Jump to content

America needs National Oil


Recommended Posts

Wouldn't you like to enjoy cheaper gasoline? If business's using transportation had cheap gasoline, we would see price drops on products and services. It would also make them have a competitve edge globally.

 

Kuwait 0.85 gallon
Qatar 0.83 gallon
Saudi Arabia 0.61 gallon
Turkmenistan 0.72 gallon

 

United States: What is the outlook for gasoline prices for 2013 and for 2014?

EIA's projection, as of July 9, 2013, for the average retail price of regular-grade gasoline for July through December 2013 is $3.38 per gallon. The projection for the average retail price in 2014 is $3.37 per gallon. The national average retail price of a gallon of regular gasoline in July 2013 was $3.59.

http://www.eia.gov/tools/faqs/faq.cfm?id=287&t=10


We need National Oil for America.

Link to comment
Share on other sites

  • Replies 120
  • Created
  • Last Reply

Top Posters In This Topic

Wouldn't you like to enjoy cheaper gasoline? If business's using transportation had cheap gasoline, we would see price drops on products and services. It would also make them have a competitve edge globally.

 

Kuwait 0.85 gallon

Qatar 0.83 gallon

Saudi Arabia 0.61 gallon

Turkmenistan 0.72 gallon

 

United States: What is the outlook for gasoline prices for 2013 and for 2014?

 

EIA's projection, as of July 9, 2013, for the average retail price of regular-grade gasoline for July through December 2013 is $3.38 per gallon. The projection for the average retail price in 2014 is $3.37 per gallon. The national average retail price of a gallon of regular gasoline in July 2013 was $3.59.

 

http://www.eia.gov/tools/faqs/faq.cfm?id=287&t=10

 

We need National Oil for America.

 

I don't need national oil. I need you people to keep buying gas. Every time you buy it you're helping me pay for my lakehouse.

Link to comment
Share on other sites

Start with Nationalizing the FED first.

 

Something worth bringing up in response to that is the power of the US dollar. Our bonds are in demand and we can produce them. We can't produce oil, and the Saudis, Kuwaitis, Canadians, Mexicans, and Venezuelans aren't going to sell us oil on the cheap. They can sell their own oil to their people cheap because they produce enough to meet that demand.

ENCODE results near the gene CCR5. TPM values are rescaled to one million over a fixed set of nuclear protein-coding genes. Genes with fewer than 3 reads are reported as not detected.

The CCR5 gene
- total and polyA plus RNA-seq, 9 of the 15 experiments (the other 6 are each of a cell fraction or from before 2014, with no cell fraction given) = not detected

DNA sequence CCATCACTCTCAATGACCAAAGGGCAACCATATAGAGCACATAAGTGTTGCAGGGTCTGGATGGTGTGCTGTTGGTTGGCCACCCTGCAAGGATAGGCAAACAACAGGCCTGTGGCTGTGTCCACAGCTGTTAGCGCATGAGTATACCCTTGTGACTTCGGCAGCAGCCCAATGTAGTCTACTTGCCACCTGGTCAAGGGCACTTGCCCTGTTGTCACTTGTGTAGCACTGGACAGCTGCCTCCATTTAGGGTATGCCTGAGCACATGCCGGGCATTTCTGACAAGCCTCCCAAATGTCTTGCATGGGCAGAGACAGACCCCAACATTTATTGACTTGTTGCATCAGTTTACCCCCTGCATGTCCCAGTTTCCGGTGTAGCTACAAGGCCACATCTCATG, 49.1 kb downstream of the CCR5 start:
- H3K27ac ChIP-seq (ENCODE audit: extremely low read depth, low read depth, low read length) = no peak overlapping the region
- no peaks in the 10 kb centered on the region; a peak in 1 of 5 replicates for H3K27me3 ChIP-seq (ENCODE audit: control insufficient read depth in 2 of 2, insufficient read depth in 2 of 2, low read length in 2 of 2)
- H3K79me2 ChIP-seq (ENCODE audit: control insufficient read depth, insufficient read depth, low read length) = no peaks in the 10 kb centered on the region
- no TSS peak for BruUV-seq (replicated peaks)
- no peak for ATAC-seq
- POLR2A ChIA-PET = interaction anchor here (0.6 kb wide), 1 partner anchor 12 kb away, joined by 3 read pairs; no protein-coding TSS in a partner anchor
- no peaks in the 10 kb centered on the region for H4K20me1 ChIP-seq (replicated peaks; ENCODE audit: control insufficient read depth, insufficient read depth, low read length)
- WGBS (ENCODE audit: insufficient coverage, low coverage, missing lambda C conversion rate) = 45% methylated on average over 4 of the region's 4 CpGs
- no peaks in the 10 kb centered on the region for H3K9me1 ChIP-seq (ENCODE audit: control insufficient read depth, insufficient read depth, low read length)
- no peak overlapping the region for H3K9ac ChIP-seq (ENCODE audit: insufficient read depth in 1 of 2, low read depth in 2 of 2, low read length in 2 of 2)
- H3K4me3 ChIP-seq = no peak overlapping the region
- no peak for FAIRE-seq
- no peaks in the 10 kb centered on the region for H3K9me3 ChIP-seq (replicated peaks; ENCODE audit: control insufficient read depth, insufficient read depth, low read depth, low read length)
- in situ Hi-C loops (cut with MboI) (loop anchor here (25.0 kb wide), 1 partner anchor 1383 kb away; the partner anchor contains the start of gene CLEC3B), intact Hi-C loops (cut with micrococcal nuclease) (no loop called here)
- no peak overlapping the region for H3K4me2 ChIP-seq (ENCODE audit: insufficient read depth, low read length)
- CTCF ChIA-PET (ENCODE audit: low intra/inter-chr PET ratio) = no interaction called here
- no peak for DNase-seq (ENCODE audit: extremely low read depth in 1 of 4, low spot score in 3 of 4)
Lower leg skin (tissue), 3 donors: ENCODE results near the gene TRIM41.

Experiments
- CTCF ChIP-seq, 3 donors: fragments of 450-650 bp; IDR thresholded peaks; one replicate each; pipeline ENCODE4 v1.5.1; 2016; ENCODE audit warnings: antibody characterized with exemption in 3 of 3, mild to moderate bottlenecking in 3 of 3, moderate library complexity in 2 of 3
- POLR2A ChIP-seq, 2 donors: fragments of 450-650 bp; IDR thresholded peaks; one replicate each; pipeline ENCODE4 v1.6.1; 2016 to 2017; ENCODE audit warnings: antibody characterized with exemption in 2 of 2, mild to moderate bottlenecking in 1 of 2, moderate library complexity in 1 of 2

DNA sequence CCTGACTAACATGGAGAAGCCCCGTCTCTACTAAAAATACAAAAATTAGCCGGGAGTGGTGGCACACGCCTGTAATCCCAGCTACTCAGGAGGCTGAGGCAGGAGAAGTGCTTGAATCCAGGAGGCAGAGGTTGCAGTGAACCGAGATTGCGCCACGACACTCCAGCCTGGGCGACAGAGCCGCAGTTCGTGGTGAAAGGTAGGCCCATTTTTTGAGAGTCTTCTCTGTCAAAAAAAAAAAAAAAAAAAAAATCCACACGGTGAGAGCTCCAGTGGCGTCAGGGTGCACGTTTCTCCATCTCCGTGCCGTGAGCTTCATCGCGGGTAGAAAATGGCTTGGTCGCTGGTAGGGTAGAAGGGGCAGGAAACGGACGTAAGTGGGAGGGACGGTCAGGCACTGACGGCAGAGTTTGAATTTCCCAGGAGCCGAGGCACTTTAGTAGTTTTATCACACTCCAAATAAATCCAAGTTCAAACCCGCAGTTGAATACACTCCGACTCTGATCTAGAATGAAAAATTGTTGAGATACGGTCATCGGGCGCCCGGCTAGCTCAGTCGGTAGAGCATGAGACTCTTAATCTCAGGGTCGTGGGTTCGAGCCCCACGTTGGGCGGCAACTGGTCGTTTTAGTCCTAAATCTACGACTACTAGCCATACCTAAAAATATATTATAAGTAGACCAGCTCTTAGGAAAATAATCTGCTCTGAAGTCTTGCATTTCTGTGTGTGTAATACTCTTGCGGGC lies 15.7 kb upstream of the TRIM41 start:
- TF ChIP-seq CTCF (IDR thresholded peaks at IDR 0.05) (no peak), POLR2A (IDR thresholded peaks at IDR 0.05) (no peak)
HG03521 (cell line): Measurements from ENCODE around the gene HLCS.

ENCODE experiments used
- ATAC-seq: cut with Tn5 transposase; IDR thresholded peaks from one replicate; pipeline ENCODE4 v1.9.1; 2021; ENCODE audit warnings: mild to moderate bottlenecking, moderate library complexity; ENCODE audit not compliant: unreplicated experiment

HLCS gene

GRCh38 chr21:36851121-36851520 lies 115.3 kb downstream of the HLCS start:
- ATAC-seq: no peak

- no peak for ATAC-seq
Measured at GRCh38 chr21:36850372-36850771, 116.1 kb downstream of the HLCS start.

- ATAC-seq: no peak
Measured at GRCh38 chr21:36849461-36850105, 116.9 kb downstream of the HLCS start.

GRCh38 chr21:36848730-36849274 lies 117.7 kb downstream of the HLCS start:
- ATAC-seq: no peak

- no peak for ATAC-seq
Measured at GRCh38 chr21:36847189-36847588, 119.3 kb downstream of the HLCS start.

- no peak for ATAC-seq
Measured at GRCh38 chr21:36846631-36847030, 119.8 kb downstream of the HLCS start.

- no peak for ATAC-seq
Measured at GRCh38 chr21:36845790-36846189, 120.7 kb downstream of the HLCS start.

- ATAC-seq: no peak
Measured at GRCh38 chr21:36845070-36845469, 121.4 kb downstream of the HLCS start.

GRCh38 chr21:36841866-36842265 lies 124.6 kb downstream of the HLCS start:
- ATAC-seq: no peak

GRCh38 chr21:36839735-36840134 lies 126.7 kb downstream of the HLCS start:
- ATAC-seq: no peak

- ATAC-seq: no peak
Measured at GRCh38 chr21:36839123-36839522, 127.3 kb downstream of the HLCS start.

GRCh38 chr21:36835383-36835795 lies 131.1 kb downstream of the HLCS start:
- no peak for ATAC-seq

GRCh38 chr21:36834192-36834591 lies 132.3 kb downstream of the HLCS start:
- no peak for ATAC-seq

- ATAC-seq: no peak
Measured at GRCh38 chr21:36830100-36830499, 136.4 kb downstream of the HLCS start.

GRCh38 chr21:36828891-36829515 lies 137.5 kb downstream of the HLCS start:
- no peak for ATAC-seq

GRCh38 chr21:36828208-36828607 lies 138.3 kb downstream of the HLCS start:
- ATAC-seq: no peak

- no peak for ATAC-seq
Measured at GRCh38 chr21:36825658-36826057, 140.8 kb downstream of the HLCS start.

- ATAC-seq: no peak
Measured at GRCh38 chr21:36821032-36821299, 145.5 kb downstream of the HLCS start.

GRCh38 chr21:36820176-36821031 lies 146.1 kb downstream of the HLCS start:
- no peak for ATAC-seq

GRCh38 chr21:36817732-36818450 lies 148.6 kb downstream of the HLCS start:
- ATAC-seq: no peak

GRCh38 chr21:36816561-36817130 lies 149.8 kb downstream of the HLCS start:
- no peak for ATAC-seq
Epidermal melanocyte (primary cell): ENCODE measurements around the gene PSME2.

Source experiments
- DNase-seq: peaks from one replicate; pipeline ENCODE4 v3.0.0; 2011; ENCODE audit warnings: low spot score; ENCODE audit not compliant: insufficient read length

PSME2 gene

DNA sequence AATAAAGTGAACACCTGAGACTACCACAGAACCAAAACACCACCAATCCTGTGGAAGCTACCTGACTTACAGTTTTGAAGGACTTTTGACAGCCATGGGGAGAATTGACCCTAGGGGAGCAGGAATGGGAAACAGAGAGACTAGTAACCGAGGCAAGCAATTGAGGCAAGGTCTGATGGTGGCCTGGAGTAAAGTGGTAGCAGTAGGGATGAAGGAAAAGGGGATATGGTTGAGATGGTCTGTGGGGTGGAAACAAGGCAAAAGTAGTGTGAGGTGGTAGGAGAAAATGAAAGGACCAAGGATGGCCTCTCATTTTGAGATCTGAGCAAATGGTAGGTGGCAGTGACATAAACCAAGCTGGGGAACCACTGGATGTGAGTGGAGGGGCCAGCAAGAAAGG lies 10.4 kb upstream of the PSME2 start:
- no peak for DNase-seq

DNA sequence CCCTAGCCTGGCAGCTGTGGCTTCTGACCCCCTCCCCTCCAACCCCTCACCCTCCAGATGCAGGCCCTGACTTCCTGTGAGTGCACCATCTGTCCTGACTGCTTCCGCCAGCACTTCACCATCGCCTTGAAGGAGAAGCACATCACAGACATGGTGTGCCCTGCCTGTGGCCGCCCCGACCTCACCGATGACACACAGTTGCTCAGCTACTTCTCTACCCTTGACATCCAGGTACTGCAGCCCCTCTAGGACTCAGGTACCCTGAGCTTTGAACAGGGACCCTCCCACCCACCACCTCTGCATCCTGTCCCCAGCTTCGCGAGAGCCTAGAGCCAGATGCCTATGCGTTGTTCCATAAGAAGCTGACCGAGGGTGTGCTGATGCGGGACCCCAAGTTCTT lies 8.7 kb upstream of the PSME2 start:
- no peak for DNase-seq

Link to comment
Share on other sites

 

Something worth bringing up in response to that is the power of the US dollar. Our bonds are in demand and we can produce them. We can't produce oil, and the Saudis, Kuwaitis, Canadians, Mexicans, and Venezuelans aren't going to sell us oil on the cheap. They can sell their own oil to their people cheap because they produce enough to meet that demand.

Why not?

 

We have enough oil to power the entire world for the next century, do we not?

Link to comment
Share on other sites

 

Something worth bringing up in response to that is the power of the US dollar. Our bonds are in demand and we can produce them. We can't produce oil, and the Saudis, Kuwaitis, Canadians, Mexicans, and Venezuelans aren't going to sell us oil on the cheap. They can sell their own oil to their people cheap because they produce enough to meet that demand.

The thing is, is that the dollar has lost 90% of it's buying power since the privatization of the FED in 1913.

 

Notice our bonds are quickly becoming as worthless as the paper they are written on.

 

Also, I don't see why we couldn't produce enough oil to back it up.

Link to comment
Share on other sites

The thing is, is that the dollar has lost 90% of it's buying power since the privatization of the FED in 1913.

 

Notice our bonds are quickly becoming as worthless as the paper they are written on.

 

Bonds are only worthless when nobody will buy them. The country still has plenty of willing buyers.

 

 

Also, I don't see why we couldn't produce enough oil to back it up.

 

I suspect you know very little about the industry.

Link to comment
Share on other sites

Link to comment
Share on other sites

Why not?

 

We have enough oil to power the entire world for the next century, do we not?

 

LMAO! Some of these people are clueless, none of them have a reasonable rebuttal for why it is even a bad idea to have gasoline 6 times cheaper and no taxes on it. I assume they are anti-worker and think that hamburger flipper should be gouged to get to work, or McD's should increase hamburger prices to pay for delivery of their products due to high gasoline prices. Takes all kinds I guess,

Link to comment
Share on other sites

 

LMAO! Some of these people are clueless, none of them have a reasonable rebuttal for why it is even a bad idea to have gasoline 6 times cheaper and no taxes on it. I assume they are anti-worker and think that hamburger flipper should be gouged to get to work, or McD's should increase hamburger prices to pay for delivery of their products due to high gasoline prices. Takes all kinds I guess,